The embodiments of the invention in which an exclusive property or privilege is claimed are defined as follows.

I claim:

1. An indexing assembly adapted to be incorporated into a transfer drive train which comprises inner and outer independently rotatable concentric shafts; an indexing gear axially mounted to said outer shaft for rotation with said outer shaft; mounting means mounted to said inner shaft for rotation with said inner shaft; an actuating pinion assembly mounted to said mounting means eccentric to the axis of said inner shaft for operation independently of the rotation of said mounting means and inner shaft and adapted to drivingly engage said indexing gear such that operation of said actuating pinion assembly will effect rotation of said indexing gear; and an activating arm connected to operate said pinion assembly and adapted to be restrained relative to said mounting means to prevent operation of said pinion assembly and thereby to prevent rotation of said outer shaft relative to said inner shaft.

2. The assembly of claim 1 wherein said indexing gear comprises an internal ring gear with a mounting flange and including a carrier axially connected to said outer shaft to which the mounting flange can be detachably mounted.

3. The assembly of claim 1 including an idler detachably journalled to said mounting means and adapted to engage said pinion and said indexing gear; and including a mounting plate pivotally connected to said mounting means with said pinion being journalled to said mounting plate.

4. The assembly of claim 1 wherein said pinion assembly is directly meshed with said indexing gear.

5. The assembly of claim 1 including a compound idler meshed with said pinion and with said indexing gear.

6. The assembly of claim 1 wherein said indexing gear is detachably mounted to said outer shaft and wherein said pinion is adjustably mounted to said mounting means to be engageable with indexing gears of different diameters.

7. An indexing assembly which comprises an internal ring gear with a mounting flange; a rotatable carrier member to which said mounting flange is detachably connected; a hub flange rotatably positioned coaxially with said ring gear; a mounting member pivotally journalled to said hub flange eccentric to the axis of said hub flange; a pinion rotatably journalled to said mounting member; an actuating arm attached to said pinion for revolving said pinion; an actuating pin extending through the free end of said actuating arm against revolution relative to said hub flange; and an idler gear meshed with said ring gear and removably journalled to said hub flange eccentric to the axis of said hub flange, said mounting member being adapted to pivot said pinion into mesh With said idler gear.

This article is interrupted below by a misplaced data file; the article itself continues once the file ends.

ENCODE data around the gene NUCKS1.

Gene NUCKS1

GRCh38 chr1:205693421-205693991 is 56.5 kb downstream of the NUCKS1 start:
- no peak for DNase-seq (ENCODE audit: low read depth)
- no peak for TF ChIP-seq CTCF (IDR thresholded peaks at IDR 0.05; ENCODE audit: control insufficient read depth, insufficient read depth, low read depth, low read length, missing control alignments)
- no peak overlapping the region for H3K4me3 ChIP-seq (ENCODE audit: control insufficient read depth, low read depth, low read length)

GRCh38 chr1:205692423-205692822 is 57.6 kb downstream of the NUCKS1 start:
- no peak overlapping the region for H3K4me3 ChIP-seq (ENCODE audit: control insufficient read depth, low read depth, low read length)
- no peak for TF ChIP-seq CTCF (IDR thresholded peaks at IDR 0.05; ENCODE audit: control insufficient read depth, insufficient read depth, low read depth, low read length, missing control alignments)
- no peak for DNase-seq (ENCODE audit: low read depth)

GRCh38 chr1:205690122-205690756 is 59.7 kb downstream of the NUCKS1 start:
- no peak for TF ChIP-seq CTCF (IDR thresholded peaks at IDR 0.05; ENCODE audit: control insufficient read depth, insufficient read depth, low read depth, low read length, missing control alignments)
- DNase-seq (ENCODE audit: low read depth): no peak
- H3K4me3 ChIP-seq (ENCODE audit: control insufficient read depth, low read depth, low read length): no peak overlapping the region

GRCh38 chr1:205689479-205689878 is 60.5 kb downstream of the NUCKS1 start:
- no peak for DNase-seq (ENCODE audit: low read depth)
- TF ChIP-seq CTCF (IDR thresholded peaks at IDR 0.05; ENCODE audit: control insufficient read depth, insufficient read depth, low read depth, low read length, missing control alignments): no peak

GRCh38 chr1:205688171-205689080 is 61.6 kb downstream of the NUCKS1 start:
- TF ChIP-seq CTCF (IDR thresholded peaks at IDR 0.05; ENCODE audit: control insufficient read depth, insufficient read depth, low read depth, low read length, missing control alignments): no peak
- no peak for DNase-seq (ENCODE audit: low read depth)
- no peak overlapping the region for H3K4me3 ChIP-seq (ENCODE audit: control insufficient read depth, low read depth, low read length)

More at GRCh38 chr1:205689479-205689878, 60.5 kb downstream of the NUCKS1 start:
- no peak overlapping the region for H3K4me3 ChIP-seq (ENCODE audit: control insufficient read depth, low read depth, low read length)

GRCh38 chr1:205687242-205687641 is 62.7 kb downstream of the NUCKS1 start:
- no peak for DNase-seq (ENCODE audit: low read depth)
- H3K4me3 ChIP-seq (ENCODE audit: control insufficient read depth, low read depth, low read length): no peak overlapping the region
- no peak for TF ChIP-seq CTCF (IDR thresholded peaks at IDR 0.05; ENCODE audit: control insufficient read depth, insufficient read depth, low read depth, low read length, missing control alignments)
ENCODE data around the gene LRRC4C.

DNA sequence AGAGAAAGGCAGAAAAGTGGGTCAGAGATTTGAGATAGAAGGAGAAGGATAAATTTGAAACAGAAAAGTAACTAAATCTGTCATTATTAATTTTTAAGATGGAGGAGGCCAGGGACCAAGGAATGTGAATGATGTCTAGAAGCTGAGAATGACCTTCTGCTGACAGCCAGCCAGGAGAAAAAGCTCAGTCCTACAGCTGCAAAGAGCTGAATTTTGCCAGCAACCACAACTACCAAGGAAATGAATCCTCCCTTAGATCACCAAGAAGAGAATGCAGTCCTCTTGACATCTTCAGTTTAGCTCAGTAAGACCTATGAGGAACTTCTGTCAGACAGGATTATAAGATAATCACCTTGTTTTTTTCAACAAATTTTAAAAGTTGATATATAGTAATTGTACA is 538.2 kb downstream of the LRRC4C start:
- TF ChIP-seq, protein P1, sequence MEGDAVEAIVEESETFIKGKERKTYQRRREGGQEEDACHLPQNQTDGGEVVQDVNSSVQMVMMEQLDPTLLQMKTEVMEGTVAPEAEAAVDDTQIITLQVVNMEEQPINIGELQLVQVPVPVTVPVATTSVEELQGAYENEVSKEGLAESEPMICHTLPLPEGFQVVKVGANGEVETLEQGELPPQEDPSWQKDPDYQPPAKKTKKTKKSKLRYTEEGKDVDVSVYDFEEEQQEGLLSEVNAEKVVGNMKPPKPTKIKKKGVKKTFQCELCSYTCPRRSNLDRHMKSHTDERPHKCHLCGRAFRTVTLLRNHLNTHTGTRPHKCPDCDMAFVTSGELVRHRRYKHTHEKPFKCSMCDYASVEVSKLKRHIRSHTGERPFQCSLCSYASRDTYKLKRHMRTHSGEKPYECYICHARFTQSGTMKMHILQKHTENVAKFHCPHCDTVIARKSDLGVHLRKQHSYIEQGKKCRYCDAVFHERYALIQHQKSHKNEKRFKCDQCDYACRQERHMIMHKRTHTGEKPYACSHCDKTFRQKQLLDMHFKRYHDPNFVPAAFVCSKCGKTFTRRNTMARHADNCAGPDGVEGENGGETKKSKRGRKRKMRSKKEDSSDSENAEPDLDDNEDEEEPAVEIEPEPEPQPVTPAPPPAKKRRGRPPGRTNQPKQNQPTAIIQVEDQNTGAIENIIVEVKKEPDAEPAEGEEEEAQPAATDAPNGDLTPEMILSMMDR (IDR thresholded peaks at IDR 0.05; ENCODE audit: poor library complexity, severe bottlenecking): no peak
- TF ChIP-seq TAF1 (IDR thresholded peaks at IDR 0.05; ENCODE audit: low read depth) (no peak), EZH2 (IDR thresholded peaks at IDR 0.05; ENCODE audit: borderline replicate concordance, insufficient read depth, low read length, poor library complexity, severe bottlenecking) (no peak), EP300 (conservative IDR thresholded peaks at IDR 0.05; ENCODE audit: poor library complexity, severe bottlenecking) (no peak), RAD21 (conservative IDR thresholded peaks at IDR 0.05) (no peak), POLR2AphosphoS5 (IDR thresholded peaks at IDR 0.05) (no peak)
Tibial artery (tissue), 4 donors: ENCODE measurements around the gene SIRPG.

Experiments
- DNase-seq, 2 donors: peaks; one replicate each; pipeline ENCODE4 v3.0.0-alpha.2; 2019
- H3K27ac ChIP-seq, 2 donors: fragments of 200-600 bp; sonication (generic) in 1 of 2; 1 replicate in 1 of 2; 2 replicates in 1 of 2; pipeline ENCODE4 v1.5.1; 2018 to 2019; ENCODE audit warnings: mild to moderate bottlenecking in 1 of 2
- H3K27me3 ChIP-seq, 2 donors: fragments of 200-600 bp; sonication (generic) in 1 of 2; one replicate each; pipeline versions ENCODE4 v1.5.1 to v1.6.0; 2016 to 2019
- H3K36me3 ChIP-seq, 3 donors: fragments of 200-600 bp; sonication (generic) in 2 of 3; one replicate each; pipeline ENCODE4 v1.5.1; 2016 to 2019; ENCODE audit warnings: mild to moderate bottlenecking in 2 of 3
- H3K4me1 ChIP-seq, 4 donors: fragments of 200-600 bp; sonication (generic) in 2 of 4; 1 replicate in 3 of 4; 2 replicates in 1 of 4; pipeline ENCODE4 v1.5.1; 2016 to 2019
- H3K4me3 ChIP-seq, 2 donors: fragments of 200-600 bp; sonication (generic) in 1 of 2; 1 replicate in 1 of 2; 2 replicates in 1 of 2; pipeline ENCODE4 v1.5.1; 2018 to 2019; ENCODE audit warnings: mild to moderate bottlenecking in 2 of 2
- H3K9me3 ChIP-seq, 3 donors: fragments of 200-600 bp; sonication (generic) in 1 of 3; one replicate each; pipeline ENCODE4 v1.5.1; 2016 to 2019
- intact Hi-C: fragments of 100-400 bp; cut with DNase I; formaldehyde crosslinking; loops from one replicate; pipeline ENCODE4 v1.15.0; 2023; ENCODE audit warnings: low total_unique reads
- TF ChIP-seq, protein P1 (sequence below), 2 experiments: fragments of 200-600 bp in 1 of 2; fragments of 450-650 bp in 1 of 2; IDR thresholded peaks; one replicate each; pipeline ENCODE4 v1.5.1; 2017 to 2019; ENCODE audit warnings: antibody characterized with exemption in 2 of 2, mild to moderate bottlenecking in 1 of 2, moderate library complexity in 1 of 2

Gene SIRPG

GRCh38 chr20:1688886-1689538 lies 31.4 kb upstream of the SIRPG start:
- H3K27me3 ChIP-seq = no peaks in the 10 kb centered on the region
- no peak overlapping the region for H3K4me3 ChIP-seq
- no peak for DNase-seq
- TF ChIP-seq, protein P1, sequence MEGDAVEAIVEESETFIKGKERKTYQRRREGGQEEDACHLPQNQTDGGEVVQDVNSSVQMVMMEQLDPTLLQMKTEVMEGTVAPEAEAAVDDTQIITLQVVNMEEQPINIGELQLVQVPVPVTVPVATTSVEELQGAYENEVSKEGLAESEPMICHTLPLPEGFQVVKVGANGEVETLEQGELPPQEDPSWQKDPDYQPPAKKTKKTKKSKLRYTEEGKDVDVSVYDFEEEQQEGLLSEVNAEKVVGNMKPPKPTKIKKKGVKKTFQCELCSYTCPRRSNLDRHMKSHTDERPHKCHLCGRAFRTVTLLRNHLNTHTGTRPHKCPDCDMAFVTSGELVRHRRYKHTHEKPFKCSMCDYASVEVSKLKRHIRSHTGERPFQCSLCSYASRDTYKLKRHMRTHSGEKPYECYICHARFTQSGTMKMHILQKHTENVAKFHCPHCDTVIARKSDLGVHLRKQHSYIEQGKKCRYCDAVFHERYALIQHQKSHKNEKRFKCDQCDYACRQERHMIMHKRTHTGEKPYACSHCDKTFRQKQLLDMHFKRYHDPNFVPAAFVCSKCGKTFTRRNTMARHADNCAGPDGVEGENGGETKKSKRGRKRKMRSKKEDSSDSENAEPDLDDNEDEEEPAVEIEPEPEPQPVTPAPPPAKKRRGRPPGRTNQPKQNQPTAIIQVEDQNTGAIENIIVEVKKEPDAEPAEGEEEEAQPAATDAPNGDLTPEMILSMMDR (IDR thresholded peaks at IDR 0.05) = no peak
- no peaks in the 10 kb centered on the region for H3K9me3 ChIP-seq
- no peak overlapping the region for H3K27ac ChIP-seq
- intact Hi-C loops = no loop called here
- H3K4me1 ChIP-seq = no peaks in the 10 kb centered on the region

8. The assembly of claim 7 including a first gear means mounted for rotation with said hub flange and rotatably interlocking said hub with a machine tool lead screw; and including a second gear means mounted for rotation with said carrier member and rotatably interlocking said carrier member with a machine tool workpiece spindle.

References Cited UNITED STATES PATENTS 1,024,254 4/ 1912 Garrett.

1,865,552 7/1932 Beulwitz 74-813 2,186,823 1/1940 De Tar 74626 XR 2,357,329 9/ 1944- Hansen 74-815 3,266,270 8/ 1966 Yutkowitz.

3,359,828 12/1967 Waite.

3,363,480 1/1968 Murphy 74-626 FRED C. MATI'ERN, JR., Primary Examiner F. D. SHOEMAKER, Assistant Examiner US. Cl. X.R. 74-626, 827

Patent Citations
Cited PatentFiling datePublication dateApplicantTitle
US1024254 *May 16, 1911Apr 23, 1912Robert E GarrettLathe attachment.
US1865552 *Feb 23, 1929Jul 5, 1932Cincinnati Milling Machine CoIndexing device
US2186823 *Jul 1, 1937Jan 9, 1940Gen ElectricTuning system
US2357329 *Nov 6, 1941Sep 5, 1944Gustav DrewsDividing head
US3266270 *Aug 5, 1964Aug 16, 1966Jerome YutkowitzPrecision coupling and adjustable zeroing device
US3359828 *Jun 30, 1965Dec 26, 1967Waite Fred LAdjustment device for end label unit
US3363480 *Oct 23, 1965Jan 16, 1968Bendix CorpAutomatic throttle control mechanism
Referenced by
Citing PatentFiling datePublication dateApplicantTitle
US4037493 *May 27, 1975Jul 26, 1977Freer Edgar PPositioning and indexing apparatus
US5205173 *Jun 21, 1991Apr 27, 1993Palmer Environmental ServicesMethod and apparatus for detecting leaks in pipelines using cross-correlation techniques
U.S. Classification74/813.00R, 475/3, 74/827
International ClassificationB23Q16/02
Cooperative ClassificationB23Q16/02
European ClassificationB23Q16/02